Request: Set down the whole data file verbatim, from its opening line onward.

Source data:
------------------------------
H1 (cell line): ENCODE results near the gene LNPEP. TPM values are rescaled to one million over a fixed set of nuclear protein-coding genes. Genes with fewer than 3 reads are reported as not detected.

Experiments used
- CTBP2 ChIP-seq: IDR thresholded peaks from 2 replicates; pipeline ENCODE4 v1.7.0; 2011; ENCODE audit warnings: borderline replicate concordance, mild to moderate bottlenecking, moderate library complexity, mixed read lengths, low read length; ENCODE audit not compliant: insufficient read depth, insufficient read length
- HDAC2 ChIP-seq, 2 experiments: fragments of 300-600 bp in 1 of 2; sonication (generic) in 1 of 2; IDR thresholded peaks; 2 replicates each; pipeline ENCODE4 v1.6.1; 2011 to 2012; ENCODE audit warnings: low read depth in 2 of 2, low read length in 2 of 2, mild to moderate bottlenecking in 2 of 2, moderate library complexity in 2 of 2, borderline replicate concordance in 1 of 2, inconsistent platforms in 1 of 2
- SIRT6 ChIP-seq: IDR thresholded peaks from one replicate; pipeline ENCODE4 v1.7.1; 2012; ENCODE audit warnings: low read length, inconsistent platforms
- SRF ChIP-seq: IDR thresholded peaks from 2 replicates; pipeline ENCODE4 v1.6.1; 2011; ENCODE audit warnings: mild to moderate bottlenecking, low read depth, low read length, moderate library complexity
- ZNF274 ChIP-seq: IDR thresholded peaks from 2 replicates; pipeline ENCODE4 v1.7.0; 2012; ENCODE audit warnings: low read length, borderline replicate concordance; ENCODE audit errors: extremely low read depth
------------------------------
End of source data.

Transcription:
H1 (cell line): ENCODE results near the gene LNPEP. TPM values are rescaled to one million over a fixed set of nuclear protein-coding genes. Genes with fewer than 3 reads are reported as not detected.

Experiments used
- CTBP2 ChIP-seq: IDR thresholded peaks from 2 replicates; pipeline ENCODE4 v1.7.0; 2011; ENCODE audit warnings: borderline replicate concordance, mild to moderate bottlenecking, moderate library complexity, mixed read lengths, low read length; ENCODE audit not compliant: insufficient read depth, insufficient read length
- HDAC2 ChIP-seq, 2 experiments: fragments of 300-600 bp in 1 of 2; sonication (generic) in 1 of 2; IDR thresholded peaks; 2 replicates each; pipeline ENCODE4 v1.6.1; 2011 to 2012; ENCODE audit warnings: low read depth in 2 of 2, low read length in 2 of 2, mild to moderate bottlenecking in 2 of 2, moderate library complexity in 2 of 2, borderline replicate concordance in 1 of 2, inconsistent platforms in 1 of 2
- SIRT6 ChIP-seq: IDR thresholded peaks from one replicate; pipeline ENCODE4 v1.7.1; 2012; ENCODE audit warnings: low read length, inconsistent platforms
- SRF ChIP-seq: IDR thresholded peaks from 2 replicates; pipeline ENCODE4 v1.6.1; 2011; ENCODE audit warnings: mild to moderate bottlenecking, low read depth, low read length, moderate library complexity
- ZNF274 ChIP-seq: IDR thresholded peaks from 2 replicates; pipeline ENCODE4 v1.7.0; 2012; ENCODE audit warnings: low read length, borderline replicate concordance; ENCODE audit errors: extremely low read depth